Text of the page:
Stocks dropped on Tuesday as investors worried that rising oil prices could choke off the economic recovery, with equities looking to keep taking their lead from oil prices in the near term.

U.S. Federal Reserve Chairman Ben Bernanke said the recent surge in oil prices was unlikely to derail the economy, but his comments did little to reassure investors worried that turmoil in the Middle East could hit Saudi Arabia, the world's largest oil exporter.

All eyes continue to be on turmoil in the Middle East, said Michael Sheldon, chief market strategist at RDM Financial in Westport, Connecticut. The million-dollar question remains what happens to Saudi Arabia.

The Dow Jones industrial average <.DJI> dropped 76.25 points, or 0.62 percent, to 12,150.09. The Standard & Poor's 500 Index <.SPX> fell 10.56 points, or 0.80 percent, to 1,316.66. The Nasdaq Composite Index <.IXIC> lost 26.54 points, or 0.95 percent, to 2,755.73.

The U.S. manufacturing sector grew in February at its fastest rate since May 2004 in another sign the world's largest economy continued to recover, helping put a floor under stock prices.

There were signs of a defensive stance in the market as cyclical sectors experienced the biggest losses, while defensive sectors such as utilities, healthcare and consumer staples -- which do better in times of uncertainty -- gained.

The S&P's consumer staples index <.GSPS> rose 0.12 percent, while materials <.GSPM> was off 1.3 percent and financials <.GSPF> fell 1.2 percent.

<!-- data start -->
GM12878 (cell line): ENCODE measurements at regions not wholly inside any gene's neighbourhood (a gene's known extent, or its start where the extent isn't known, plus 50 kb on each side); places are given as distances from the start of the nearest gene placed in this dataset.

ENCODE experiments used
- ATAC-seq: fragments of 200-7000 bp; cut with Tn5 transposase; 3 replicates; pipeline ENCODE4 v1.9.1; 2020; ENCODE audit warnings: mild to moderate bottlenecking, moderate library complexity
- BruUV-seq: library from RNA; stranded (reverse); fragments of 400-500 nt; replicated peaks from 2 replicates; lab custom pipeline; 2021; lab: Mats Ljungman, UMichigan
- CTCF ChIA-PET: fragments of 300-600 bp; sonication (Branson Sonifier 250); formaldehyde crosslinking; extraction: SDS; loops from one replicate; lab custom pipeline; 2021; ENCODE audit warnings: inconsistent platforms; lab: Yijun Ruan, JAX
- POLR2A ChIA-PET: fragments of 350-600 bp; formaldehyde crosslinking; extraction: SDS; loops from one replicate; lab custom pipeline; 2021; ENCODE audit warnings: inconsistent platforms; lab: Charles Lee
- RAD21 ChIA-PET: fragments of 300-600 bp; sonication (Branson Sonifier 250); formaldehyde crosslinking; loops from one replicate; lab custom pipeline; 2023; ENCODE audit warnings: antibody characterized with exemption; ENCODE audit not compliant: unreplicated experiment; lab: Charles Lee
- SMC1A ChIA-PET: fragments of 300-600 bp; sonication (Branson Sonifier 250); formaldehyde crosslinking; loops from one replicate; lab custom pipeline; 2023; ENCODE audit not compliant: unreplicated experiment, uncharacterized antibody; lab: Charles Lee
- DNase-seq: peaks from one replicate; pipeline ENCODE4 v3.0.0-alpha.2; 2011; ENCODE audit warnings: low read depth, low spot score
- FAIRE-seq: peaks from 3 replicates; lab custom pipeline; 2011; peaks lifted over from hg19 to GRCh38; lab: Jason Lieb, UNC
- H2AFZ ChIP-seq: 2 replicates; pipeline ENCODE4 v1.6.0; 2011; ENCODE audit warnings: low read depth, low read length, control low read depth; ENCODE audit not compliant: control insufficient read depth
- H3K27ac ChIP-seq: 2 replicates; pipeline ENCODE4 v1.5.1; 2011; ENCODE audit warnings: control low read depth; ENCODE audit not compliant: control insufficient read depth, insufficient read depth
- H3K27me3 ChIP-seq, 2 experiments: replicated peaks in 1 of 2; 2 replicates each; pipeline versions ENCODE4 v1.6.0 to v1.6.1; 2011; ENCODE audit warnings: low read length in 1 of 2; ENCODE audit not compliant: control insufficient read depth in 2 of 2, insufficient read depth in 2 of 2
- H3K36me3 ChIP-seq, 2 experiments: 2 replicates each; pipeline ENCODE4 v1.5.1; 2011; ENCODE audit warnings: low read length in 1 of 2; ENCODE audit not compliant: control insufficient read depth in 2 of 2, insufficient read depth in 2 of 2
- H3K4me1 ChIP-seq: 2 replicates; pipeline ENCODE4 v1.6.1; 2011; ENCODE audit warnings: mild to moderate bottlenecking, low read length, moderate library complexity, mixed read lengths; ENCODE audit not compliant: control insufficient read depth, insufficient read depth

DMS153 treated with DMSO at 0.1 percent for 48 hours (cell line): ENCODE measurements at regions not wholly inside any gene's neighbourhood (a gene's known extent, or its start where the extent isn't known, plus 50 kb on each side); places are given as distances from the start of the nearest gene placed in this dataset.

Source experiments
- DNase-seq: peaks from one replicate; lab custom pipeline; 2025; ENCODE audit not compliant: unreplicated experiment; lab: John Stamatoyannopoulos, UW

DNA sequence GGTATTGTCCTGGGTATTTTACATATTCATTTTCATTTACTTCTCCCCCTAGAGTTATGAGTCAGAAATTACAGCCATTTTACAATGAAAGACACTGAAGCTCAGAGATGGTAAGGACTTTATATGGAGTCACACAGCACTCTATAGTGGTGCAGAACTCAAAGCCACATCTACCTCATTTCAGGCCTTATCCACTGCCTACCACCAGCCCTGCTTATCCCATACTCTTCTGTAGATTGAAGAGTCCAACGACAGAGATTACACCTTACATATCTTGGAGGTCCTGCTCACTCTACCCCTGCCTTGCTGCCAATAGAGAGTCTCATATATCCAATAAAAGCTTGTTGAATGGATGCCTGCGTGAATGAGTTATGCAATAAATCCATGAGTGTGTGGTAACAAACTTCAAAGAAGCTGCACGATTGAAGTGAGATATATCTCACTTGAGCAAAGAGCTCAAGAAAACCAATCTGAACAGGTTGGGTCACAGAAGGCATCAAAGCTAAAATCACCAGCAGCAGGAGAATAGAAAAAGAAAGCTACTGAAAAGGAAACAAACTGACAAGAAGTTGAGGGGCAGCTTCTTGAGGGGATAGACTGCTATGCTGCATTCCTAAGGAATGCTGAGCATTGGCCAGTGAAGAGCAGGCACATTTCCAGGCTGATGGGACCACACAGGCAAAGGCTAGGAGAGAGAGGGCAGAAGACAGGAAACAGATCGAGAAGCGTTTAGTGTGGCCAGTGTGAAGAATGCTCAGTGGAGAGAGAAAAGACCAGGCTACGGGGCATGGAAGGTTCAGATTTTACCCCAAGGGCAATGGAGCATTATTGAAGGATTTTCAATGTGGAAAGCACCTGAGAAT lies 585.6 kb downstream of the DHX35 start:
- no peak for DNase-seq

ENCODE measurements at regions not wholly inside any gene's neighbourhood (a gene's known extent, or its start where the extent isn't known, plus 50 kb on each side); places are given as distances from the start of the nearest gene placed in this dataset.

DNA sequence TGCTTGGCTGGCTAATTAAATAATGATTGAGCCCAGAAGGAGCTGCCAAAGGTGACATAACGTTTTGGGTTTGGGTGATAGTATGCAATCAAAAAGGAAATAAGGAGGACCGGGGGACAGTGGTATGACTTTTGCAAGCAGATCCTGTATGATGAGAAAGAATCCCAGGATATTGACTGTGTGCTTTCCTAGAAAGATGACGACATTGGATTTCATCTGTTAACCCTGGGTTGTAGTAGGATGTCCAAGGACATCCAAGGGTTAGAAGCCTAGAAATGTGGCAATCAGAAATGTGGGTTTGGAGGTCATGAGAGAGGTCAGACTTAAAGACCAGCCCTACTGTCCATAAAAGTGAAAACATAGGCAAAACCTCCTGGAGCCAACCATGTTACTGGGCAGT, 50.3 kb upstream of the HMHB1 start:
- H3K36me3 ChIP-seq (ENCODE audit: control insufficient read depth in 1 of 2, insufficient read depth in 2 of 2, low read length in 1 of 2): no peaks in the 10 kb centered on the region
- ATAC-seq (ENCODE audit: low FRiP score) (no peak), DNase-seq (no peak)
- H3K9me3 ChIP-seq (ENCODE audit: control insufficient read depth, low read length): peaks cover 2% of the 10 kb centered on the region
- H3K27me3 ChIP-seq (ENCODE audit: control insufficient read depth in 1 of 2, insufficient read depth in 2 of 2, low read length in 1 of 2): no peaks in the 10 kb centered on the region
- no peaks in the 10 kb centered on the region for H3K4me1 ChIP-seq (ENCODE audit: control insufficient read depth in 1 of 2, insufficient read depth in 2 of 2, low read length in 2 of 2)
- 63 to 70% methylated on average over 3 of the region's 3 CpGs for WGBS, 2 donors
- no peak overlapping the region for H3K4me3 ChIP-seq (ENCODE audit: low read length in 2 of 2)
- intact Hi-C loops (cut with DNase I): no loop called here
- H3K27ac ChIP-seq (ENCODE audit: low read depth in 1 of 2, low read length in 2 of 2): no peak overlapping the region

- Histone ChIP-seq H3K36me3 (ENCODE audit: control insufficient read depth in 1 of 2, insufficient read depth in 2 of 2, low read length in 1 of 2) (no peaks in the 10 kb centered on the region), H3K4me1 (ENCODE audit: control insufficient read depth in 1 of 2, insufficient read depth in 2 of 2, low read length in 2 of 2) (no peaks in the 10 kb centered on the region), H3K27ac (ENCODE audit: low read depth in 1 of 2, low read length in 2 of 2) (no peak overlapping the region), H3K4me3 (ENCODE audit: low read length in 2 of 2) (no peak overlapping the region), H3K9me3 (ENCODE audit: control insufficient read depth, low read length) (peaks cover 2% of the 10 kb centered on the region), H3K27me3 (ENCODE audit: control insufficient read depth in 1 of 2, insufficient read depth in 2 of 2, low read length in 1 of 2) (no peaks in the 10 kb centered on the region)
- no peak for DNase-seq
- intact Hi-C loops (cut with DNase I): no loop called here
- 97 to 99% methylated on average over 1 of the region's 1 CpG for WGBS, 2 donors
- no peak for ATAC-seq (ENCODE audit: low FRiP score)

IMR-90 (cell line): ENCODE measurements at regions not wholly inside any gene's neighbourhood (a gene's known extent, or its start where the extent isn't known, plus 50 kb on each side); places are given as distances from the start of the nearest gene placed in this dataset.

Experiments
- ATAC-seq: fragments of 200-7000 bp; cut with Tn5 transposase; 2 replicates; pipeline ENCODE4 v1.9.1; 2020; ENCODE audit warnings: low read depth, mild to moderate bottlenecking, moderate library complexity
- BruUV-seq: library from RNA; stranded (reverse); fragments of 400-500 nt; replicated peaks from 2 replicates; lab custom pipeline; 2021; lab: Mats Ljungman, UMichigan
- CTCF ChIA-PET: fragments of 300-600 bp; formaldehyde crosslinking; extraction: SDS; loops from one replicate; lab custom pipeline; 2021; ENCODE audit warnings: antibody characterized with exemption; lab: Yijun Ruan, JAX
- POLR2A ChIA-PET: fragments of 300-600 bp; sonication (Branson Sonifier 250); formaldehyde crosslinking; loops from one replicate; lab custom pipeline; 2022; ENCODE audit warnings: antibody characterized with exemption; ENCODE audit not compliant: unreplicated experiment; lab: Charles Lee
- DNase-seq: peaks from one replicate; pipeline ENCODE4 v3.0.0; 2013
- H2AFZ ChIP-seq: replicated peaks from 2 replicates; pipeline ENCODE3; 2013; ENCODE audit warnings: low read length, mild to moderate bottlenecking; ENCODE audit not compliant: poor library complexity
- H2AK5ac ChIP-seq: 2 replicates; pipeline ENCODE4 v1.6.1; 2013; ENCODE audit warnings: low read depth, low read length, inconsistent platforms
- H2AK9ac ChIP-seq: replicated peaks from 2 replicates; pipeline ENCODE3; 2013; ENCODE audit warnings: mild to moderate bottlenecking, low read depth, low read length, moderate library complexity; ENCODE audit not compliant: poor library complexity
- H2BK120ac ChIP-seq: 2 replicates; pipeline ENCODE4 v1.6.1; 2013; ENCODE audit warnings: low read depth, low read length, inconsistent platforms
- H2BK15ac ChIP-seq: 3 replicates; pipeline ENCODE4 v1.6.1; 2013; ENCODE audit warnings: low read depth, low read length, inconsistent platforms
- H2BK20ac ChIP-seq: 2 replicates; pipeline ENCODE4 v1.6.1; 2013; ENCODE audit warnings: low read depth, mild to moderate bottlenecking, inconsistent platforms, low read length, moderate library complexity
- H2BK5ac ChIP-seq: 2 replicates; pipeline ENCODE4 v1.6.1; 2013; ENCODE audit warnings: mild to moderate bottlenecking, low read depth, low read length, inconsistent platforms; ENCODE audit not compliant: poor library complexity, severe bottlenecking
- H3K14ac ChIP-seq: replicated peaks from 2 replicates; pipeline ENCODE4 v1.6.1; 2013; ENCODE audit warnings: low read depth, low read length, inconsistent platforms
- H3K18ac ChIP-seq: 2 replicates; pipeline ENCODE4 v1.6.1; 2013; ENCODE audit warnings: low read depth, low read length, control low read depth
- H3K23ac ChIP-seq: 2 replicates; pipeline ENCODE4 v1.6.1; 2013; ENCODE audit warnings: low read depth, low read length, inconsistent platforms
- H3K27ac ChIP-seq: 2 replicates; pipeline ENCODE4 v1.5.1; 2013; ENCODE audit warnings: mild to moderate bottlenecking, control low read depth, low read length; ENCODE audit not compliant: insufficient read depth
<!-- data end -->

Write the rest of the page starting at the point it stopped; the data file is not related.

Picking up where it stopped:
Consumer staples Wal-Mart Stores Inc and Coca-Cola Co helped shield the Dow. Wal-Mart rose 0.8 percent to $52.41, while Coca-Cola was up 1.9 percent to $65.12.

Stocks have taken their cue from oil since the start of turmoil in the Middle East and North Africa in January. The S&P had its weakest performance since November last week, but still had tallied three months of gains.

We are continuing to focus heavily on what's happening to oil prices and oil supply, said Joe Battipaglia, market strategist at Stifel Nicolaus in Yardley, Pennsylvania.

A further spike in oil would cause a stalling out of economic activity globally and margin pressures for corporations, he said.

U.S. crude oil futures rose 1.4 percent to $98.41.

In testimony to the Senate Banking Committee, Bernanke said higher oil prices were unlikely to have a big impact on the U.S. economy, but could lead to weaker growth if sustained.

For the past seven months, stocks have risen on the first day of the month, with the S&P rising 3.2 percent in February.

(Additional reporting by Rodrigo Campos; editing by Jeffrey Benkoe)